We also do a lot of cutlery, and surgical goods – mainly to Germany.
What we’re hoping in the next few years is to diversify into agri-based products – food and dairy. Recently a Dutch company bought out a major Pakistan dairy company.
And what I find very fruitful is European companies come to invest in Pakistan, to export to the immediate region, to use Pakistan as a base to export to the Middle East, too, which is very near to Pakistan and considerably reduces shipping time.
There’s such a huge Pakistani ‘diaspora’, or British Pakistanis, I wondered if the fall in the pound had hurt remittances?
It has. Because we calculate our remittances in US dollars. So the pound’s decline, that is a concern, purely on an accounting basis. But since the largest portion of remittances come from the Middle East, the UK is a significant, but smaller portion. We have been able to weather that.
Our concern is more how the UK economy will absorb Brexit. Because it really hasn’t happened yet. A lot of speculation, a lot of movement in the markets, but it hasn’t happened.
Recently we received visits from Boris Johnson, the Foreign Secretary, and the parliamentary secretary for the Foreign Office was there too.
We are now trying to forge a relationship to bring the business of both countries together. Both governments are trying to bring the sectors together.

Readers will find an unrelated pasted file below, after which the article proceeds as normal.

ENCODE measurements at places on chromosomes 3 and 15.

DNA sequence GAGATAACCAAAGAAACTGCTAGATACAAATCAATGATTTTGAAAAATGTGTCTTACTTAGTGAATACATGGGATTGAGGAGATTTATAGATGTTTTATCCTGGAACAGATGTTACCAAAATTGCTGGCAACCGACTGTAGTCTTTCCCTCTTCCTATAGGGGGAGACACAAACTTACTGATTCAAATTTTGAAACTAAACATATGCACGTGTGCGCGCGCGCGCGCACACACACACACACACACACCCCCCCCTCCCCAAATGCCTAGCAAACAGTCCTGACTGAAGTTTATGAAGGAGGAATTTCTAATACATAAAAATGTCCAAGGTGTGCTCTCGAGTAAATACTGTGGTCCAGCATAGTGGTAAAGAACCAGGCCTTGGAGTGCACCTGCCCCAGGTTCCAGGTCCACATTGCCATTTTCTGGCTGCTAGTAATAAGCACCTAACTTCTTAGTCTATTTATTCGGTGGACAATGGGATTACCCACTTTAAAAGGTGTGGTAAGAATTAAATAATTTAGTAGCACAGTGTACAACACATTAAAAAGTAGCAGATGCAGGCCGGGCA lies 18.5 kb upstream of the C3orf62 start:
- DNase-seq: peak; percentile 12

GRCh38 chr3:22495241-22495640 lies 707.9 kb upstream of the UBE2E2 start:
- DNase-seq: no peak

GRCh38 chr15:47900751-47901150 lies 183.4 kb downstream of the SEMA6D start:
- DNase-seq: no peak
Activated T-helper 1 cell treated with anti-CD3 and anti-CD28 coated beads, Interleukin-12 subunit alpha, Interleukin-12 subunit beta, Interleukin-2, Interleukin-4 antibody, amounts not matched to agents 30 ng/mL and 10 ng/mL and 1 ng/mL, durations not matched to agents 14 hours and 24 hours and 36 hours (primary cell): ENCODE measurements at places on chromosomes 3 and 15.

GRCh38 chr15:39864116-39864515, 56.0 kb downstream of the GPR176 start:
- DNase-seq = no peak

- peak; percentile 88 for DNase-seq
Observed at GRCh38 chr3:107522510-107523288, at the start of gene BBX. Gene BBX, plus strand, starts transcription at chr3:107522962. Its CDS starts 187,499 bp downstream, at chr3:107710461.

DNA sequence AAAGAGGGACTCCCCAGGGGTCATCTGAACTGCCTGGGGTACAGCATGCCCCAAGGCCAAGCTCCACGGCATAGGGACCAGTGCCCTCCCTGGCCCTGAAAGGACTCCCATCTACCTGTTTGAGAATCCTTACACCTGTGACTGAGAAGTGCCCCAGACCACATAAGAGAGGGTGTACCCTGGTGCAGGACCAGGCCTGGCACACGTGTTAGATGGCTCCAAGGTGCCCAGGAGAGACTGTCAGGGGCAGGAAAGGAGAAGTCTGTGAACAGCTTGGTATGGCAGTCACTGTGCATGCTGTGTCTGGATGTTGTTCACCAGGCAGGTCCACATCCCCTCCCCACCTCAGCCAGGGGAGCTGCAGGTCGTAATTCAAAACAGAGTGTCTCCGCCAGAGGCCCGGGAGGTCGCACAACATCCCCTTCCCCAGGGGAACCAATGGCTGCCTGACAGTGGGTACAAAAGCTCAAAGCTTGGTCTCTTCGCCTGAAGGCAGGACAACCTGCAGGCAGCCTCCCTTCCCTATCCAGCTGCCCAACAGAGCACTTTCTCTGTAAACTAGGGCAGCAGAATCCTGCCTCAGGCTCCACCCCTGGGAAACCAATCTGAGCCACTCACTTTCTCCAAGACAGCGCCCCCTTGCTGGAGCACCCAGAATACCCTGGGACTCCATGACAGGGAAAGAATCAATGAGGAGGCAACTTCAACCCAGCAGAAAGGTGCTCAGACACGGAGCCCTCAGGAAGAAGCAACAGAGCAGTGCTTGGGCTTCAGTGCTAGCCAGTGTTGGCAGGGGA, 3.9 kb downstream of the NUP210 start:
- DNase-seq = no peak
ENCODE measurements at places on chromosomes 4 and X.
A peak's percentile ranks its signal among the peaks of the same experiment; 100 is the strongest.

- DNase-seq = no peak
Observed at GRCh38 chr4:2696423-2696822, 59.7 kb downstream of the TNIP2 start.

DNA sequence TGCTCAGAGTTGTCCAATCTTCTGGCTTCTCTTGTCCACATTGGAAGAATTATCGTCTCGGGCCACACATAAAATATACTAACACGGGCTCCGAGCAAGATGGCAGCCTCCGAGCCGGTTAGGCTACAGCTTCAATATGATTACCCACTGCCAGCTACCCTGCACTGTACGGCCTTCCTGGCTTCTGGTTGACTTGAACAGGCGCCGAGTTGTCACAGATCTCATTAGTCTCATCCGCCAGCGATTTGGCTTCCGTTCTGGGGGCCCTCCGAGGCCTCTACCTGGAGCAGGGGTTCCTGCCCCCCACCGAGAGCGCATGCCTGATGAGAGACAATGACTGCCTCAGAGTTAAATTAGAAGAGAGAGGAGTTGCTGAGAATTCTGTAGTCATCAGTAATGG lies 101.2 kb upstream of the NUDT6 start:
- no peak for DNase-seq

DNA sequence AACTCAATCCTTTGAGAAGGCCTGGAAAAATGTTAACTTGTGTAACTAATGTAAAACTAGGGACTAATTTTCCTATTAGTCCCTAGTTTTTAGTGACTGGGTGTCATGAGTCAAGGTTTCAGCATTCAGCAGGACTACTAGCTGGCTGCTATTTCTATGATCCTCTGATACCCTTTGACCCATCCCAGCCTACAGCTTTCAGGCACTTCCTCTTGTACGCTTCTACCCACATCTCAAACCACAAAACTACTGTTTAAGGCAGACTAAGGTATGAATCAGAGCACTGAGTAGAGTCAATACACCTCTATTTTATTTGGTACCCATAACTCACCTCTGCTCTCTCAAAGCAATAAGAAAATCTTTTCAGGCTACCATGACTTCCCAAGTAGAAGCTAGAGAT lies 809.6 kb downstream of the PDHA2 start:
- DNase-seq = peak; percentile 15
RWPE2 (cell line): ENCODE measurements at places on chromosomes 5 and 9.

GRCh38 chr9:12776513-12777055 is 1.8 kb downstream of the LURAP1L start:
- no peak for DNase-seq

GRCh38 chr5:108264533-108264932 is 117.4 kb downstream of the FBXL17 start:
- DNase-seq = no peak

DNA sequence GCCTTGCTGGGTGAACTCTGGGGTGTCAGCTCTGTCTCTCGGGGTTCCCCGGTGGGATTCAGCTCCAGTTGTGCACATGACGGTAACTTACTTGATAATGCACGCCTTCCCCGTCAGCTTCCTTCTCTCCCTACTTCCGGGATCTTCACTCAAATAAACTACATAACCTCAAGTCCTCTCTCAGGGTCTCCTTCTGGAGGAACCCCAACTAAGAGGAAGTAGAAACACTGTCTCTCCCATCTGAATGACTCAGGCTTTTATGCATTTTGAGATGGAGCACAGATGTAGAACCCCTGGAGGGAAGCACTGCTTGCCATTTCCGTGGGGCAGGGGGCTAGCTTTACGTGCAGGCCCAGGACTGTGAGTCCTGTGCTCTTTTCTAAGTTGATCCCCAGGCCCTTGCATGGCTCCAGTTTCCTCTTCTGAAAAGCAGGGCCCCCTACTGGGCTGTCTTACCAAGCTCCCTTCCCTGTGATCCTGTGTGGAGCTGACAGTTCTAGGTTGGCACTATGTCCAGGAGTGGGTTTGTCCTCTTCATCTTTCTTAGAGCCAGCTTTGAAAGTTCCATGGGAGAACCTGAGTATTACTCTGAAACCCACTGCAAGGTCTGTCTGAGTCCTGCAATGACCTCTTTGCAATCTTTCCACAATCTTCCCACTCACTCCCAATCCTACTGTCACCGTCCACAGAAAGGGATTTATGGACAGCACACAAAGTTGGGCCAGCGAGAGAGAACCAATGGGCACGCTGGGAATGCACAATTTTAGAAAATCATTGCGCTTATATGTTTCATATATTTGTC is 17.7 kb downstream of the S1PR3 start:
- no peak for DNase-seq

Are you rivals with India in this respect, fighting for the first Brexit trade deal?
No. I think for us it’s enough work to hold our own. We don’t really calculate Indian issues with the United Kingdom. We are going to make an effort. A serious effort. We’ll probably have the first event in the second-half of 2017 to have a business-to-business event, and then meet on a regular basis in cities in the UK and Pakistan. Not just Islamabad and London, but also in Manchester and Lahore, and Leeds and Karachi. Different industries are based in different areas.
We have no trade disputes with the UK. In fact, I want to mention here the UK government has opened a business office in Karachi, just over a year ago.
You sound cautiously optimistic about Brexit.
I am. I am. The only reason caution creeps in was the consolidation we have achieved in Pakistan still requires some more months for it to really solidify on the ground. Cautious but optimistic that Pakistan – having weathered the terrorist attacks of many years – is now poised to grow and start realising its potential.